Friedman Benda announces its second major exhibition of works by Paul Cocksedge in the United States. For his new show, Cocksedge presents three series’ of objects representing a continuation of a recurring theme in his work: to achieve simplicity in the use of materials, with minimal interference, while harnessing the forces of nature and letting innate properties play out in ways not seen before.
In Freeze, Cocksedge exploits freezing temperatures to create a seamless bond between metals that otherwise do not adhere in nature. The breakthrough in the series – a table of copper and aluminum – was made by first burying four copper legs in snow, leaving them to contract by 100th of a millimeter; second, excavating the legs and inserting them into holes cut into an aluminum slab where they were allowed to un-freeze back to ambient temperature thereby firmly locking into place in a strong, invisible join.
Further calibrating temperatures and tolerances of various shapes, forms, and metals, Cocksedge went on to create an entire body of exquisitely precise, balanced, and seemingly impossible works; each incorporating a stunning range of metals that appear to float together, magically.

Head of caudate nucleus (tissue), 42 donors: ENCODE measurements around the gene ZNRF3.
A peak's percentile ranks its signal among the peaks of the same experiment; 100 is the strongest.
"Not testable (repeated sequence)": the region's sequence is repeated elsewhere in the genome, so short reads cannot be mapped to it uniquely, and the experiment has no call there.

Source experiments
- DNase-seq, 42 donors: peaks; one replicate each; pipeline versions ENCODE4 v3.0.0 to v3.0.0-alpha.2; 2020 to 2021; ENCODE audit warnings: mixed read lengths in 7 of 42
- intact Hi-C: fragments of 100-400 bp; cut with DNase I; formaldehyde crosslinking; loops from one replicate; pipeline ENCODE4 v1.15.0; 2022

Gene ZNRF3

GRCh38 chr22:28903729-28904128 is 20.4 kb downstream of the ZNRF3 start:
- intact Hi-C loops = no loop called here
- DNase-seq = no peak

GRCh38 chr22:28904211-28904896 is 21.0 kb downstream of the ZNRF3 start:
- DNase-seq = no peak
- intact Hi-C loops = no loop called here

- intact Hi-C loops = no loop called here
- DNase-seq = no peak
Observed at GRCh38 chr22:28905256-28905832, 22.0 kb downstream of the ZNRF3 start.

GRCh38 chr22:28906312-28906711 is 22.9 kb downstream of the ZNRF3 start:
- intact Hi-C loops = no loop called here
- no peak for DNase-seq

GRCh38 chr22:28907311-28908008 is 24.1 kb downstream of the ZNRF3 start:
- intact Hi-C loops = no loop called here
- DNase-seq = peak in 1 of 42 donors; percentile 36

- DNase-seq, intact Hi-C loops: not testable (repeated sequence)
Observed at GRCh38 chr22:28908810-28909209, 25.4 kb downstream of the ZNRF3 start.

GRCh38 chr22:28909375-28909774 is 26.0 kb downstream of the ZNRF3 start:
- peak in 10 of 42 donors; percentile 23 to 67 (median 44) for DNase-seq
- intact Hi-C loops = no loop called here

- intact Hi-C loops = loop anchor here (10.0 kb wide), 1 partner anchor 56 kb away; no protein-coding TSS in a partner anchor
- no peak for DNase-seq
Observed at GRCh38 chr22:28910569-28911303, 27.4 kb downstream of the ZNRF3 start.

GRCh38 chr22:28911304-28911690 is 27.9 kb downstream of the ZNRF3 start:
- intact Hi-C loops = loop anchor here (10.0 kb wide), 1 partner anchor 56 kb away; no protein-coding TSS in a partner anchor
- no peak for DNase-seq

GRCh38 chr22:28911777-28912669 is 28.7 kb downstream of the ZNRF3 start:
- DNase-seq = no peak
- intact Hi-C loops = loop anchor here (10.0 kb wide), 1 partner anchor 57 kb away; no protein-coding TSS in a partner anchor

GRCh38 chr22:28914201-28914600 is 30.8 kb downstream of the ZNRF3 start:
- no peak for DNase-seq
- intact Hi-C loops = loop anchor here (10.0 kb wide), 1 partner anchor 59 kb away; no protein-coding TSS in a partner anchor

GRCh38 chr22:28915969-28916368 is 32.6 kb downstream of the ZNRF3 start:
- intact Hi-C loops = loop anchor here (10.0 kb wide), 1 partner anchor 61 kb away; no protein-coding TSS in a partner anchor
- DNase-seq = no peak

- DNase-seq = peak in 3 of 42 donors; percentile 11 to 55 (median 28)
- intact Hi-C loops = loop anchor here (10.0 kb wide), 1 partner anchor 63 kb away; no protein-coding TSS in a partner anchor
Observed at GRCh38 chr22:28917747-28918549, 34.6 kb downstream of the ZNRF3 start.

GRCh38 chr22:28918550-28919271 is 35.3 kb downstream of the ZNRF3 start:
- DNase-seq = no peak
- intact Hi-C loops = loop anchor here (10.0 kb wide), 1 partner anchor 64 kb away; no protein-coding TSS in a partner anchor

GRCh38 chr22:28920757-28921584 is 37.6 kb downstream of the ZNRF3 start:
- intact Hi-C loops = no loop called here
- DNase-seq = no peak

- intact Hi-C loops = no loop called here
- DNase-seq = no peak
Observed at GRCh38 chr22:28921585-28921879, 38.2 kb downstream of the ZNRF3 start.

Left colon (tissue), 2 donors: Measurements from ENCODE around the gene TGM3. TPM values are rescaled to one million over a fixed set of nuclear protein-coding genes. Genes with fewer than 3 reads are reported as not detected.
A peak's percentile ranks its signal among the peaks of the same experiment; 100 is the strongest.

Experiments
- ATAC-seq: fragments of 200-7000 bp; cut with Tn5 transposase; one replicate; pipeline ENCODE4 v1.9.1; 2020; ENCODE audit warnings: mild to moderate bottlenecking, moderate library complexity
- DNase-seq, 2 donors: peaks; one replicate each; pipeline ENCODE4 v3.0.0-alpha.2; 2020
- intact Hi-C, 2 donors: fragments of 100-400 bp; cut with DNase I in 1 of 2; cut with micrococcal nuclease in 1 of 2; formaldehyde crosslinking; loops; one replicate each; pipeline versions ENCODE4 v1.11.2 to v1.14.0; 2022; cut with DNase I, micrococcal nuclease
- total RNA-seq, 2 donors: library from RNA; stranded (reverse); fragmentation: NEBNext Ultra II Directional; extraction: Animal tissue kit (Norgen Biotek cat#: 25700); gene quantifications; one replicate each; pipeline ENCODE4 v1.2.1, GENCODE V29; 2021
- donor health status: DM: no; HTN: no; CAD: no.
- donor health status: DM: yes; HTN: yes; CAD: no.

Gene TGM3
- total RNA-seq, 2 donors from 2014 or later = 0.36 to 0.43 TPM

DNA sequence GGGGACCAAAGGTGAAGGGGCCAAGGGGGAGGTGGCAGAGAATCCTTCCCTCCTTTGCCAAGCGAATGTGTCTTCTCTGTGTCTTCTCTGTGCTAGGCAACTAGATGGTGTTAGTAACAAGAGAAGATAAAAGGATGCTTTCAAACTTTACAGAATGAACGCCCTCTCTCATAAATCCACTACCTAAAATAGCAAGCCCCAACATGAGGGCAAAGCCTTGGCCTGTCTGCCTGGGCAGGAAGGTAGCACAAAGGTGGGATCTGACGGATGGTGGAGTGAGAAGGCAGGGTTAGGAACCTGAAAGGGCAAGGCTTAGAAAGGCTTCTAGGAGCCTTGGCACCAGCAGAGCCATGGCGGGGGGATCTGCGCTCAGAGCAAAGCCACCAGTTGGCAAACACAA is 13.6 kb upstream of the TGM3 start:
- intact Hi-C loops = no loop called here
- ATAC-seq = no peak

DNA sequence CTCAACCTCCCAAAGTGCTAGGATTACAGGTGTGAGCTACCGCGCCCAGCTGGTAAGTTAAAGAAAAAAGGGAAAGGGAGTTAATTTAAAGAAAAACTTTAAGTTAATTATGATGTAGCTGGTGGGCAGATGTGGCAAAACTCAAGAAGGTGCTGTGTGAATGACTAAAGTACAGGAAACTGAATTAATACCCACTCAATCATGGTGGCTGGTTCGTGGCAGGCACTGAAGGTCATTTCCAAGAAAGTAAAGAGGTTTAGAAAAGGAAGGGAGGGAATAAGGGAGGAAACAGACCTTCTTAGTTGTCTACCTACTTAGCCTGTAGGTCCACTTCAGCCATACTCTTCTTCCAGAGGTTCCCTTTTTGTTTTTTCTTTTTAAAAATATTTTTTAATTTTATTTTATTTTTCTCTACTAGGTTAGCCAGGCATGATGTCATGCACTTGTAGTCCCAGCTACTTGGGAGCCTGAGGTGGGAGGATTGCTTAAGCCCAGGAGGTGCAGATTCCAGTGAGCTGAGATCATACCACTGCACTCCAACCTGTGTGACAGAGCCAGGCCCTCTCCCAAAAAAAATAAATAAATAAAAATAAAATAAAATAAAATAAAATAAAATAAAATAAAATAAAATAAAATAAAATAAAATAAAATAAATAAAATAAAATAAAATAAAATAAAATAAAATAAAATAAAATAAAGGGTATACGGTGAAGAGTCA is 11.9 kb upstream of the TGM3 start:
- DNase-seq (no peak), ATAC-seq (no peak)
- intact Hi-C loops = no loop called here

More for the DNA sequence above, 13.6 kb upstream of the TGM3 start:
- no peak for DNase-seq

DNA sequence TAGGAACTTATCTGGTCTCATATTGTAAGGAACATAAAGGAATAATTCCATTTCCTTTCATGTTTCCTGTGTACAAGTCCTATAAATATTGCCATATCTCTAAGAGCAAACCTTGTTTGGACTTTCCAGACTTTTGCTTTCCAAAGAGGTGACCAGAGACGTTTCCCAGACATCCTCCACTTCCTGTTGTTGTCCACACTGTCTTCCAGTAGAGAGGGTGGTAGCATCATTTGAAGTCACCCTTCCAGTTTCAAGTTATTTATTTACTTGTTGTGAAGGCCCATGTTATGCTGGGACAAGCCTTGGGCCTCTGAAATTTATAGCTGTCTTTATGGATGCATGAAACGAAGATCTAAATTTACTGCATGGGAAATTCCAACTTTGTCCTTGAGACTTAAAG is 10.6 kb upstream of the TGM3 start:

The concept for the Slice series of furniture began with a simple idea: to have a table make itself, with only the slightest guidance, based on the properties of its raw material. For this, Cocksedge imagined a transparent cast acrylic block of material sliced from either side. When heat was then applied to the block, the force of gravity formed the legs and the Slice table was born. Other forms followed.
Slice (like Freeze) is a process that involves precision engineering, but the process of its making is as transparent as the material itself – its simplicity of idea belies its complexity.
The inspiration for Rhythm Shelf came from looking at an untidy bookshelf. Ironically, by sketching a series of vertical lines on a sheet of paper mirroring the disorder, a certain rhythm started to emerge for Cocksedge. Extrapolating on the theme, he created a 3.6 meter Rhythm bookshelf that holds everything from the largest volumes to a poem on a single piece of paper. With 68 dividers, the long range and unexpected variance compels the viewer like waves rippling off a vibrating wire.